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Can Vet J. 2010 June; 51(6): 637–639.
PMCID: PMC2871363

Language: English | French

Hand-assisted laparoscopic removal of a nephroblastoma in a horse

Abstract

A 3-year-old Thoroughbred was presented for evaluation of hematuria post exercise. On physical examination, an enlarged kidney was identified, as well as serum biochemical abnormalities such as an elevated creatine kinase (CK) and hypoalbuminemia. The kidney was removed laparoscopically and a nephroblastoma was identified.

Résumé

Ablation d’un néphroblastome par laparoscopie assistée manuellement chez un cheval. Un Thoroughbred âgé de 3 ans est présenté pour évaluation de l’hématurie après l’effort. À l’examen physique, un rein enflé est identifié ainsi que des anomalies biochimiques sériques comme une créatine kinase (CK) élevée et l’hypoalbuminémie. Le rein a été enlevé par laparoscopie et une néphroblastomie a été identifiée.

(Traduit par Isabelle Vallières)

A 3-year-old 500-kg (1100-lb) intact male Thoroughbred was evaluated at the Hagyard Equine Medical Institute because of a recent history of hematuria following exercise. The horse had been treated with nonsteroidal anti-inflammatory agents and antimicrobials. On initial evaluation, the horse was bright, alert, and responsive. Its body condition score was 4/9 (moderately thin). Physical examination and a complete blood (cell) count (CBC) revealed no significant abnormalities. Results of serum biochemical analyses included mildly high creatine kinase activity (855 U/L; reference range: 0 to 350 U/L) and hypoalbuminemia (23 g/L; reference range: 30 to 41 g/L).

Case description

Ultrasonographic examination of the right kidney revealed a mass of heterogeneous echogenicity ~10 cm in diameter and involving the cranial pole of the kidney. The mass extended from the cortex into the renal pelvis. Based on the sonogram, differential diagnoses included neoplasia or abscess, although the ultrasonographic appearance and the normal CBC and fibrinogen values were more indicative of a neoplastic lesion. With the history of recent hematuria and the identification of a mass involving the right kidney, surgical removal of the right kidney was recommended.

The horse was fasted for 12 h prior to presentation to the surgical hospital to reduce the volume of ingesta within the digestive tract. The horse’s physical examination was again within normal limits. The horse was sedated with detomidine hydrochloride [0.01 to 0.02 mg/kg, intravenously (IV)] and one 5-mg dose of butorphanol (0.05 to 0.1 mg/kg IV), and restrained within standing stocks with the head cross tied. Additional detomidine was given as needed to maintain sedation. The horse also received 500 mg of flunixin meglumine IV. The right paralumbar fossa was clipped and aseptically prepared with an iodine scrub. Before draping, a 15- to 20-cm vertical line located in the middle of the right paralumbar fossa was infiltrated subcutaneously (SC) and intramuscularly (IM) with 50 mL of 2% mepivacaine. A 10- to 12-cm vertical skin incision was made in the middle of the paralumbar fossa beginning at the level of the dorsal border of the internal abdominal oblique muscle. The subcutaneous tissue and external abdominal oblique muscle were sharply incised, and a modified grid technique was used to expose the peritoneum. The peritoneum was then bluntly penetrated digitally just caudal to the caudal pole of the kidney. With digital manipulation, the opening in the peritoneum was enlarged to allow entry of a hand into the abdomen. With a hand in the abdomen to guard against trauma to adjacent viscera, a 10-mm blunt trocar-cannula unit was inserted through the flank musculature just ventral to the most dorsal margin of the skin incision. Once the trocar-cannula unit entered the abdomen, the trocar was removed. A 320-mm, 0° laparoscope was inserted through the cannula. A laparoscopic injection needle was then inserted through the flank incision, and, with digital manipulation, the tip of the needle was guided in a cranial direction and then dorsal to the duodenum. The tip of the needle was inserted through the peritoneum surrounding the caudoventral aspect of the right kidney. The retroperitoneal space between the right kidney and peritoneum was infiltrated with 20 mL of 2% mepivacaine. Prior to removing the needle from the peritoneum, a small laceration was created in the peritoneum using the tip of the needle. The laparoscopic injection needle was removed, and digital massage of the peritoneum surrounding the right kidney facilitated thorough diffusion of the local anesthetic throughout the retroperitoneal space. The peritoneal laceration was bluntly enlarged digitally, and the right kidney was dissected free from the surrounding retroperitoneal fat to expose the ureter, renal vein and artery. The enlargement of the cranial pole of the kidney was palpable and this region of the kidney dissected easily from the retroperitoneal fat.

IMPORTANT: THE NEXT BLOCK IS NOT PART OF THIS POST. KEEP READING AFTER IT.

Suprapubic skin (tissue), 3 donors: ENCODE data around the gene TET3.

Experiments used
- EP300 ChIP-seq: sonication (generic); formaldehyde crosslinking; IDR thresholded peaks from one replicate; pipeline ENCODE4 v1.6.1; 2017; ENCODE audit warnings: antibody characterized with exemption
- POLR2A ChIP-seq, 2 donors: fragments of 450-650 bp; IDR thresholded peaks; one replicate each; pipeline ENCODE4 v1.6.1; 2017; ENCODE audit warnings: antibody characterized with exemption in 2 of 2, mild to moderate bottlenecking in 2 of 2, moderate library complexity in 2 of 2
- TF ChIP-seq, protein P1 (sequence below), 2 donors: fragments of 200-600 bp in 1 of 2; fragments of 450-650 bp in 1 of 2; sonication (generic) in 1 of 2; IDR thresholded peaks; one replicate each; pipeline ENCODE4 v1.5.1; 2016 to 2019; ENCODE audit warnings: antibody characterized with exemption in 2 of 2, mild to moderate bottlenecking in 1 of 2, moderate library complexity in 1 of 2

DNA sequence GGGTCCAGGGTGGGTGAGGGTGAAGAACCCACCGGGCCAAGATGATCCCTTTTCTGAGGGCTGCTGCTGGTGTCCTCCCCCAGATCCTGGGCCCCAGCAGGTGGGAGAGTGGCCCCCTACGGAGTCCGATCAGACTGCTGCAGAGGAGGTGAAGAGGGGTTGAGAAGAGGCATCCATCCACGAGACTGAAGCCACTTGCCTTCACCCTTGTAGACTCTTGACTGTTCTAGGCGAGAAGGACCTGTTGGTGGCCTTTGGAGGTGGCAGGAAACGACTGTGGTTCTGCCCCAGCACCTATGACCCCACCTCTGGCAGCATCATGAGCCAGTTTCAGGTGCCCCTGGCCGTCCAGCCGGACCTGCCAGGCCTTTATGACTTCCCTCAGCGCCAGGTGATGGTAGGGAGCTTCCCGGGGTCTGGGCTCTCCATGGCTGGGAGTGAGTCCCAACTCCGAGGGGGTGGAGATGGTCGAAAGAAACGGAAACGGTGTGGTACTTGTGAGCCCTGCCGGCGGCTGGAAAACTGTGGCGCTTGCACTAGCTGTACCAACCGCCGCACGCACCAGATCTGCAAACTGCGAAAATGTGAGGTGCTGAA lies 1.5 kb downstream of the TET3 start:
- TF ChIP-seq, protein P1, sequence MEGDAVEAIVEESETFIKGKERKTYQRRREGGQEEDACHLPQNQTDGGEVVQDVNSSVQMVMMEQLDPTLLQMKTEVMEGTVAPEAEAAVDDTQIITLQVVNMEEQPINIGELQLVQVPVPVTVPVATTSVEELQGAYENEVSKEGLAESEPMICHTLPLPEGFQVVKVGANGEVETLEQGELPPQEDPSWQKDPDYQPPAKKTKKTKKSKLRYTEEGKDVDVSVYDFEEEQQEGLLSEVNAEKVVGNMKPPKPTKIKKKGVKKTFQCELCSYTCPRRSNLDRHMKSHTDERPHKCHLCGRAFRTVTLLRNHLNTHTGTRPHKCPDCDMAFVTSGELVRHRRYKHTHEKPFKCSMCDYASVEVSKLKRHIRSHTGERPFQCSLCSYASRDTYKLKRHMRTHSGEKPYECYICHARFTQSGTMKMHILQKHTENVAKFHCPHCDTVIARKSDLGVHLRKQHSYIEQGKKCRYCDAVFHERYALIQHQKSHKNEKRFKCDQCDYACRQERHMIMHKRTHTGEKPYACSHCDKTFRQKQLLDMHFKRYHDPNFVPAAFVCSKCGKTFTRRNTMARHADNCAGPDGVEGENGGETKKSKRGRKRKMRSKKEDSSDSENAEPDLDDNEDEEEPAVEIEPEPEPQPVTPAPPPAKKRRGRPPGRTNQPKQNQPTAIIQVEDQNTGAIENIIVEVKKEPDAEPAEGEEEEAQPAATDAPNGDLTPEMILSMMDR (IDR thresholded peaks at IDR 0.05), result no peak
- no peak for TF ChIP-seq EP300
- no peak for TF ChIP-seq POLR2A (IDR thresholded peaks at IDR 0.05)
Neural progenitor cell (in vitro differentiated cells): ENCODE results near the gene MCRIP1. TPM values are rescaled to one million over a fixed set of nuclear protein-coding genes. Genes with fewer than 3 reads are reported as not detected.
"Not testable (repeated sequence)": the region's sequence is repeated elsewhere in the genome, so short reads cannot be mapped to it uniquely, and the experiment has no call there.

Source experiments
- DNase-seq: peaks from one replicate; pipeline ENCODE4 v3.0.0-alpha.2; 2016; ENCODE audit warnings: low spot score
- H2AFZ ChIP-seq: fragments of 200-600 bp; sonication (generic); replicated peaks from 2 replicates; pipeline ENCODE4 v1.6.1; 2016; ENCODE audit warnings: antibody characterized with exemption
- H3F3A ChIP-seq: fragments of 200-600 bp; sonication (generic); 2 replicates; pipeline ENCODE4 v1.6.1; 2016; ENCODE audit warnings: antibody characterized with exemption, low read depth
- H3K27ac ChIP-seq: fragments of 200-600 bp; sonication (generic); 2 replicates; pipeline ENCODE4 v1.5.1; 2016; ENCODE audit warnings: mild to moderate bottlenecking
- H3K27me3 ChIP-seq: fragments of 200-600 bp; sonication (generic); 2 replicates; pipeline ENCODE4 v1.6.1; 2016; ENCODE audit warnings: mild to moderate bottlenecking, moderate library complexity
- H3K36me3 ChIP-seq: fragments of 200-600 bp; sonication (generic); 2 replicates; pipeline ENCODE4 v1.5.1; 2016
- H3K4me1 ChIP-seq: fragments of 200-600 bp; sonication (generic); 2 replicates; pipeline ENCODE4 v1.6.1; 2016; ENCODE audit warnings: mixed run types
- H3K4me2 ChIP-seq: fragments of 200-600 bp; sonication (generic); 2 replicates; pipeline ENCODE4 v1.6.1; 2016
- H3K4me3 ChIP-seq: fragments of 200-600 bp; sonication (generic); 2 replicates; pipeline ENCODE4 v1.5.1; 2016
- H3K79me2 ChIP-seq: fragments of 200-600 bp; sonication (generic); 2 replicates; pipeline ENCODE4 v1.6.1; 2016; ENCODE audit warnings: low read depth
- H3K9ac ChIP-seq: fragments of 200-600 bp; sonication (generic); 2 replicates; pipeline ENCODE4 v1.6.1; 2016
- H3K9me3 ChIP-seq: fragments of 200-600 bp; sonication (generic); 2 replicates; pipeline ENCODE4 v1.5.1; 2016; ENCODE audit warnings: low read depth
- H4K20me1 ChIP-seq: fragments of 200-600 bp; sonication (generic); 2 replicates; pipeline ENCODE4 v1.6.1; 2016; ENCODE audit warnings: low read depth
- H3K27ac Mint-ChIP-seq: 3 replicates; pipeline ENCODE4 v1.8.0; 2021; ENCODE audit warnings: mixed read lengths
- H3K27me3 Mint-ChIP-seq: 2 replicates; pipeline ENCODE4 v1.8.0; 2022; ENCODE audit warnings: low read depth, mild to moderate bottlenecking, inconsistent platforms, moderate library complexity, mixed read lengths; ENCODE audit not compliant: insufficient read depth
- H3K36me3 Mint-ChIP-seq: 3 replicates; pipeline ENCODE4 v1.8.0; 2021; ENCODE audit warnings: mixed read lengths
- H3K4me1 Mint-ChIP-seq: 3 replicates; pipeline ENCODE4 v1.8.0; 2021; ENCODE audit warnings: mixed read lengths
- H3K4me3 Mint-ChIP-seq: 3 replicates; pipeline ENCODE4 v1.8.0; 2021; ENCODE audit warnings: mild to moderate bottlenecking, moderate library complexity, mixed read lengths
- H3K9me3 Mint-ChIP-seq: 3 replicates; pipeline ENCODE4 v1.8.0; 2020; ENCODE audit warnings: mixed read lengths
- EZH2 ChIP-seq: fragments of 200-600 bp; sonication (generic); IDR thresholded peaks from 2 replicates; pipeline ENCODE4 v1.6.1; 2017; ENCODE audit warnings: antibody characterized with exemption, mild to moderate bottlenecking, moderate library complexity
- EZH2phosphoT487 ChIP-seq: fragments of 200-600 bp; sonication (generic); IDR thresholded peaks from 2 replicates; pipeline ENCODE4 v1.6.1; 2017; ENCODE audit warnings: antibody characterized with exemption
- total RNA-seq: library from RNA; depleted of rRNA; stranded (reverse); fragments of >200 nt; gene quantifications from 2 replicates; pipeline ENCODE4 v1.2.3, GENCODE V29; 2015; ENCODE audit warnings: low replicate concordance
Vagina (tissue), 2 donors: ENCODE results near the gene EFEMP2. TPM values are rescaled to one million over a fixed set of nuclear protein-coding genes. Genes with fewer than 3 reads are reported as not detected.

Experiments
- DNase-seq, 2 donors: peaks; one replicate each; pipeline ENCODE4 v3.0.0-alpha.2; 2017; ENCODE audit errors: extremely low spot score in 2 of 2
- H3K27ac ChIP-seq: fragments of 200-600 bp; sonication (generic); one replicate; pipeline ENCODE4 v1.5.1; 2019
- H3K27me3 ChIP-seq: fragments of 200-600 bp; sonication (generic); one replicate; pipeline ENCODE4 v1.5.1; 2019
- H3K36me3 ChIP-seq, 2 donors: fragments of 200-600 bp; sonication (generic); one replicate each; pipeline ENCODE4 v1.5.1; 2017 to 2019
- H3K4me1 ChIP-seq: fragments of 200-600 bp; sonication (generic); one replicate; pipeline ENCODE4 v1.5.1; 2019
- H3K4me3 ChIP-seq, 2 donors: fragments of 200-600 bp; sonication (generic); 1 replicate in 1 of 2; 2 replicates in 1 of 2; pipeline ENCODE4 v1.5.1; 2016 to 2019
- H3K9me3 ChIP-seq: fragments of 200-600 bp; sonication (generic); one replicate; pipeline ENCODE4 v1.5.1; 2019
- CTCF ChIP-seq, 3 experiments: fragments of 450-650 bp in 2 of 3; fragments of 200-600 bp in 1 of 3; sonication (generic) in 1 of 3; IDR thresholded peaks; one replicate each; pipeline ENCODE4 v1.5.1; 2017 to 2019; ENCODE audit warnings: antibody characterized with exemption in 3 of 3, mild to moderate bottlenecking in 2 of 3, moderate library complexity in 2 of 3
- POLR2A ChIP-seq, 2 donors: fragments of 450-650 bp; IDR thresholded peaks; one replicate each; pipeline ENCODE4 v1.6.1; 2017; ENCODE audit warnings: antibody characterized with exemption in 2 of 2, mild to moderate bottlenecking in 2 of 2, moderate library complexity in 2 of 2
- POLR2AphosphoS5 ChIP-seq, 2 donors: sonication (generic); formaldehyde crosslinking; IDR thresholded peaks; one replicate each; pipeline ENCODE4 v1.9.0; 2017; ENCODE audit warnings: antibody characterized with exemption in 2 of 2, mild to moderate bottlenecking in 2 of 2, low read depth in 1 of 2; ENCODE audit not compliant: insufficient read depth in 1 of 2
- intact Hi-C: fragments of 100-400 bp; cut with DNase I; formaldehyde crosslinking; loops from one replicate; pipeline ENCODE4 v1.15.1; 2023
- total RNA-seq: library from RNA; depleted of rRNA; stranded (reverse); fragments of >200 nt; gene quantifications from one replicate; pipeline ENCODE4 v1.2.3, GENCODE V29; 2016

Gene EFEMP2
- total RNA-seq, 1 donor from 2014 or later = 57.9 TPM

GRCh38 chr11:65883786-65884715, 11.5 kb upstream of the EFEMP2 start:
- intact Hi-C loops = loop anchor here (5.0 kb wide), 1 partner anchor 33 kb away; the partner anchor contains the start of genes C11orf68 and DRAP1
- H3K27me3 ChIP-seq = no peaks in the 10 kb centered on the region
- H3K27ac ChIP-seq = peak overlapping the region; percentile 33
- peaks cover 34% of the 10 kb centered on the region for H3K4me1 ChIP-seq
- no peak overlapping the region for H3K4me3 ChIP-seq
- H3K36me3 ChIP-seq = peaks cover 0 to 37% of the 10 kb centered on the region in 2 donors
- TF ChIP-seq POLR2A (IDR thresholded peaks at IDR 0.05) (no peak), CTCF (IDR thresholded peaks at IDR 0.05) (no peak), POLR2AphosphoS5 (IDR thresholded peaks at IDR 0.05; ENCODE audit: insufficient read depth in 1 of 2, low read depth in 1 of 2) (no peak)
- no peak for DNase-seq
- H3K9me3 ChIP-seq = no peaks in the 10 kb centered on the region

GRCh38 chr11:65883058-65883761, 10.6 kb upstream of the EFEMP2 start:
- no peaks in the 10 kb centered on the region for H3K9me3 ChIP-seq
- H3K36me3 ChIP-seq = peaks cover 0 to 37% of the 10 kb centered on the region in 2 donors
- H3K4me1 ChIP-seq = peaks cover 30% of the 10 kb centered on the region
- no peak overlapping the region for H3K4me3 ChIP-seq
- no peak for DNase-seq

To facilitate placement of ligatures around the right ureter and renal artery and renal vein, a sterilized metal ring was attached to size 3, polyglactin 910. The ring was created prior to the surgery by cutting the finger ring from one arm of a mosquito forceps. The cut end of the ring was smoothed and then sterilized for use during this surgery. The 3 polyglactin 910 was attached to the ring by tying a square knot before bringing the ring and suture into the abdomen.

The ureter was double ligated and then transected using laparoscopic scissors. Transecting the ureter allowed easy identification of both the renal artery and vein. Both structures were triple ligated and then transected using laparoscopic scissors. Any remaining soft tissue attached to the kidney was bluntly dissected and the kidney was pulled from the retroperitoneal space into the abdominal cavity. The kidney was manually placed in a sterile plastic bag within the abdomen, to facilitate its removal. The bag with kidney was then removed from the abdomen by pulling the opening of the bag through the abdominal incision. The kidney was removed from the abdominal cavity without complications. The flank incision was lavaged using 1 L of sterile saline. The internal abdominal oblique muscle was closed using 0 Monocryl in a simple continuous pattern. The external sheath of the external abdominal oblique muscle was closed with 2 polydioxone (PDS) in a simple continuous pattern. The skin was closed with 0 Monocryl using a continuous interlocking suture pattern.